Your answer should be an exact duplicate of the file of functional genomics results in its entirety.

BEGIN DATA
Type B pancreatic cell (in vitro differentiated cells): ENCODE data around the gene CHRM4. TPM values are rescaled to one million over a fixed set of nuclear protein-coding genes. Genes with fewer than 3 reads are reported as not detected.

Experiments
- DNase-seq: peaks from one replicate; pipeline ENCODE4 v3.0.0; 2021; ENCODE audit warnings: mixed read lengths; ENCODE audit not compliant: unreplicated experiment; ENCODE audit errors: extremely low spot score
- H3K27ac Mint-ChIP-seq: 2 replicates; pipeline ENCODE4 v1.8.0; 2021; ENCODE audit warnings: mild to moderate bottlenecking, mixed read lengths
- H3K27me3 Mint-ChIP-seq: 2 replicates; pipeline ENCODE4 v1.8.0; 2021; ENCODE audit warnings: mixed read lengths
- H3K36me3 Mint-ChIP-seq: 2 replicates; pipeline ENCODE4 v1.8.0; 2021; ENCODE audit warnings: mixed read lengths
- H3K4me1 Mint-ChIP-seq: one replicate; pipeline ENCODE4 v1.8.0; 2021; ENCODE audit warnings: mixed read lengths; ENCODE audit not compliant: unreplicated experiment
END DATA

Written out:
Type B pancreatic cell (in vitro differentiated cells): ENCODE data around the gene CHRM4. TPM values are rescaled to one million over a fixed set of nuclear protein-coding genes. Genes with fewer than 3 reads are reported as not detected.

Experiments
- DNase-seq: peaks from one replicate; pipeline ENCODE4 v3.0.0; 2021; ENCODE audit warnings: mixed read lengths; ENCODE audit not compliant: unreplicated experiment; ENCODE audit errors: extremely low spot score
- H3K27ac Mint-ChIP-seq: 2 replicates; pipeline ENCODE4 v1.8.0; 2021; ENCODE audit warnings: mild to moderate bottlenecking, mixed read lengths
- H3K27me3 Mint-ChIP-seq: 2 replicates; pipeline ENCODE4 v1.8.0; 2021; ENCODE audit warnings: mixed read lengths
- H3K36me3 Mint-ChIP-seq: 2 replicates; pipeline ENCODE4 v1.8.0; 2021; ENCODE audit warnings: mixed read lengths
- H3K4me1 Mint-ChIP-seq: one replicate; pipeline ENCODE4 v1.8.0; 2021; ENCODE audit warnings: mixed read lengths; ENCODE audit not compliant: unreplicated experiment